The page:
• Judicial review - when explaining a decision to a victim, prosecutors should be aware that the explanation provided will be examined very carefully and, if the victim decides to judicially review the decision, will form part of the grounds for claiming that the decision was perverse or erred in law.
  • Disclosure to the Defence - communications with victims under the VCL scheme do not amount to unused material as defined by the Criminal Procedure and Investigation Act 1996. However, they may become relevant - for example, where a victim alters their evidence in cross-examination; or responds, providing further relevant information.

Ultimately, it is important to remember that nothing provided to a victim is “off the record”. Accordingly, if a victim asks for information which is confidential and/or to which he or she is not entitled, the prosecutor or VLO can refuse to provide it, even if the victim insists it will go no further.

Communicating the Decision


When communicating with the victim, it is important to be sensitive to the possibility that the defendant may have access to the communication.

It is good practice to set out in the communication information to enable the victim to access appropriate support services, such as helplines and local services.

The Victim Information leaflet should be enclosed with every communication together with a copy of the VRR leaflet where appropriate. Copies of the leaflets are available via the following links:

Naming suspects

It is important to remember not to name youth offenders in any written communication with victims.

Adult defendants can be named in letters to victims which relate to post-charge cases where the prosecutor makes a decision to discontinue or to substantially alter a charge.

Adult suspects should not be named in letters to victims in pre-charge cases where the prosecutor has advised no further action, even when the victim may already be aware of the suspect’s name.  Such disclosure may have serious consequences for the suspect where the information is misdirected, not already known or not in the public domain.

Specific Considerations when using e-mail

Under no circumstances should the name of suspect (pre-charge) or a defendant (post-charge) be disclosed in any e-mail sent to the victim under the VCL scheme.

Consideration of the effect upon receipt

In order to avoid unnecessary distress to the victim, the communication should not be sent on a Friday, if at all possible, because it is likely to be received on a Saturday when sources of support or information are less likely to be available. Care should also be taken to avoid the communication being received on the anniversary of the incident or other significant dates (for example, the birth date of a victim where the communication is to a bereaved family). This must be balanced with the statutory obligation to notify the victim within one working day if he or she is entitled to receive an enhanced service. Under the provisions of the Victims’ Code a vulnerable or intimidated victim, a victim of the most serious crime or a persistently targeted victim are all entitled to receive the enhanced service.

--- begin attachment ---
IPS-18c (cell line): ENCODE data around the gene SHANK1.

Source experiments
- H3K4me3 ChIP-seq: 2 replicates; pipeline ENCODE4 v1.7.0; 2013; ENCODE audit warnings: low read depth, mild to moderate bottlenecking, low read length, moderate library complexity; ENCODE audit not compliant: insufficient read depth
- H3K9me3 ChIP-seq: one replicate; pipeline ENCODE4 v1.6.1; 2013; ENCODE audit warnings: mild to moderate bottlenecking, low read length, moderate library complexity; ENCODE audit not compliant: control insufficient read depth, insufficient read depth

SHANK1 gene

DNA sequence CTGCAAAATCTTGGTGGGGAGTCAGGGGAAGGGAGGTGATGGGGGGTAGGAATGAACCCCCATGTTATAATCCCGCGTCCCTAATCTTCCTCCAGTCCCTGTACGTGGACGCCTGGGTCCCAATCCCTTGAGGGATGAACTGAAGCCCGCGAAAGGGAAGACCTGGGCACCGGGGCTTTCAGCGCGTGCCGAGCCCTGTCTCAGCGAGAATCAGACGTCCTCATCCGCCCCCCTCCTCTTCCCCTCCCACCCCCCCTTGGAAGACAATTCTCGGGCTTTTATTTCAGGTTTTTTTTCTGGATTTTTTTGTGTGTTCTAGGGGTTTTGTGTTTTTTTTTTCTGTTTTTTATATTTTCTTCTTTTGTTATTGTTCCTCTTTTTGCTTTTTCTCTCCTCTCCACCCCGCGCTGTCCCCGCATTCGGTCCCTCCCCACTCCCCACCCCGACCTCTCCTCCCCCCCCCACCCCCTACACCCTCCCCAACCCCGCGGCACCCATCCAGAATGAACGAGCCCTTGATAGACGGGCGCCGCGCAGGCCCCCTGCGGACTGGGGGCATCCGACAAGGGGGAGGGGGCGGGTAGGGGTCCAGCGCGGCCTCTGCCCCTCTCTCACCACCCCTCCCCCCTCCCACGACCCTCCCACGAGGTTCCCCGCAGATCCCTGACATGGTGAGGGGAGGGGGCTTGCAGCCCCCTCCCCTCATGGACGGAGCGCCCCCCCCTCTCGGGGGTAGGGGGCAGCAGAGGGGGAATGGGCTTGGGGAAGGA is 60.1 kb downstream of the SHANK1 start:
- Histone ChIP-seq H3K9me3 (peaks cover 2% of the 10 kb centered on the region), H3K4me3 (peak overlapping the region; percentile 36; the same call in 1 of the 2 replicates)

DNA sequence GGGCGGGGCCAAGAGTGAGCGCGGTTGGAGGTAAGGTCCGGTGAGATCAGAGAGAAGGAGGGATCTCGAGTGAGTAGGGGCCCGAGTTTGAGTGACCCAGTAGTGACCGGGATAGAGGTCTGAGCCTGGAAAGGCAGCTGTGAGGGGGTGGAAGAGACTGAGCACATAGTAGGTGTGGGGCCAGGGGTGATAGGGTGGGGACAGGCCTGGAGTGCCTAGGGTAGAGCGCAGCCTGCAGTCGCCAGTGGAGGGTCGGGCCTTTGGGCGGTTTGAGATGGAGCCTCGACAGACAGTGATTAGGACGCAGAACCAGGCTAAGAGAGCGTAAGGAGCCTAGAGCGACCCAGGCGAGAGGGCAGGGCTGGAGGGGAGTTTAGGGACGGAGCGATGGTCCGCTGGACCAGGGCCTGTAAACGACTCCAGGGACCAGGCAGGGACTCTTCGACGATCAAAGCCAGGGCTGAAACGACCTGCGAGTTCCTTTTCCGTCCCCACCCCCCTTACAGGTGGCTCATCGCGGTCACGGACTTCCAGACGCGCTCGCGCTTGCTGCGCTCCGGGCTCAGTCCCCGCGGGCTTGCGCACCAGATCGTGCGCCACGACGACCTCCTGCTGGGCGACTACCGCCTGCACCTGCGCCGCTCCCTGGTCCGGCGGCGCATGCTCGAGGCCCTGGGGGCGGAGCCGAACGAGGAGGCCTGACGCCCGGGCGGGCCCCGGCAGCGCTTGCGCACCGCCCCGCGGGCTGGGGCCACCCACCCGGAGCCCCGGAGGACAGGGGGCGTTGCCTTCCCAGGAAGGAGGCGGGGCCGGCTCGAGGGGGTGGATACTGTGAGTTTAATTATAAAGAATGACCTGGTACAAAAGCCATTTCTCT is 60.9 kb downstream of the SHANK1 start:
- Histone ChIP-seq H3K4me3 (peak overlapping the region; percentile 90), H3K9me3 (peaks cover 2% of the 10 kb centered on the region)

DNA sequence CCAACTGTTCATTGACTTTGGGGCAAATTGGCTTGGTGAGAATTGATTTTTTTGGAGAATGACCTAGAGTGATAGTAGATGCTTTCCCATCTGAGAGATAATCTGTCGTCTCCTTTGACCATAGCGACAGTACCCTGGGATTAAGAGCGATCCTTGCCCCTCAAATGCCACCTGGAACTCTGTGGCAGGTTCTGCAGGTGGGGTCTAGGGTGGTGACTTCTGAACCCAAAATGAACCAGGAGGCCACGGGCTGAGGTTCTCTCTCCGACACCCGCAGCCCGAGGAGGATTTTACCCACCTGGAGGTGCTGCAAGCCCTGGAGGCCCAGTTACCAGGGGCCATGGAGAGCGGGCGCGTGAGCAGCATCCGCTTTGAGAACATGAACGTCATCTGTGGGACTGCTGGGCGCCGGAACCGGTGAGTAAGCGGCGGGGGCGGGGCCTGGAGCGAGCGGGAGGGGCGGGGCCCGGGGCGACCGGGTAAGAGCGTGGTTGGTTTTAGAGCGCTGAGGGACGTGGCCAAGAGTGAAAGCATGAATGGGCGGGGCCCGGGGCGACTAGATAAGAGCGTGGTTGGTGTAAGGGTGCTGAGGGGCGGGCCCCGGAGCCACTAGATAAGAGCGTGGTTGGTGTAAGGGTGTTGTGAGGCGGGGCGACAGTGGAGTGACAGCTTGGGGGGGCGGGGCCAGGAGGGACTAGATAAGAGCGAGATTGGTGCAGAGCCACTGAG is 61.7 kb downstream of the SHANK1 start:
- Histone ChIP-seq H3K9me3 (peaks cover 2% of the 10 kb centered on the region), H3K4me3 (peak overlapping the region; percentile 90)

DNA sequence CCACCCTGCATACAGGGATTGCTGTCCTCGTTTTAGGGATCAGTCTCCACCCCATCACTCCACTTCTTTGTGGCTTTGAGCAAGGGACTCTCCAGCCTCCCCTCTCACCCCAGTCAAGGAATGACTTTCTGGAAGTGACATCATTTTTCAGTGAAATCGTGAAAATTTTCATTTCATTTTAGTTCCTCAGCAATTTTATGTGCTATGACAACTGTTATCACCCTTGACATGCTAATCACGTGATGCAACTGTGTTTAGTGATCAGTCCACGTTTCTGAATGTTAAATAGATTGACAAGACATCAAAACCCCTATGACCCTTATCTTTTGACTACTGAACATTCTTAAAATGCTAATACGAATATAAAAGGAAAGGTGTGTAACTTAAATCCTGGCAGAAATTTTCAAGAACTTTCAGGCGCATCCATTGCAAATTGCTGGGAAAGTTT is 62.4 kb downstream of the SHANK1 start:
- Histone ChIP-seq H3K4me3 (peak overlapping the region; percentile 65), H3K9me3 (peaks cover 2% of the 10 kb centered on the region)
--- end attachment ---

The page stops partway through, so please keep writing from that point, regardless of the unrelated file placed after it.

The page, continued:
Bereaved families

The CPS offers an enhanced level of service to bereaved families.  This includes offering to meet the family prior to or following a charging decision and when the prosecutor has made a decision which falls under the VCL scheme.

Domestic abuse cases

In domestic abuse cases, it is extremely important that the victim is notified quickly of decisions under the VCL scheme due to the implications that the decision may have upon a victim’s safety (for example, where the decision results in the defendant’s bail conditions being lifted or the defendant being released from custody). Where this is the case, it may be necessary to arrange for the police to notify the victim of the decision.


If the victim is a very young child and both parents are defendants then no communication should be sent.

It would normally be inappropriate to send a communication directly to a child under twelve. If the victim is a child of twelve or over it may be appropriate to send a communication to him or her as well as to the parent/carer.

If the victim is a child looked after by the local authority, the communication should be sent to the guardian and, if sufficiently old, the child.

It is important to note that the parents or carers do not have an automatic entitlement to confidential information relating to their child if the child is deemed capable of sufficient understanding (Gillick v West Norfolk & Wisbeck Area Health Authority [1986] AC 112 HL). It is also important to consider the child’s rights under Article 8 (the right to respect for private and family life includes the right to have personal information, such as letters, kept private and confidential).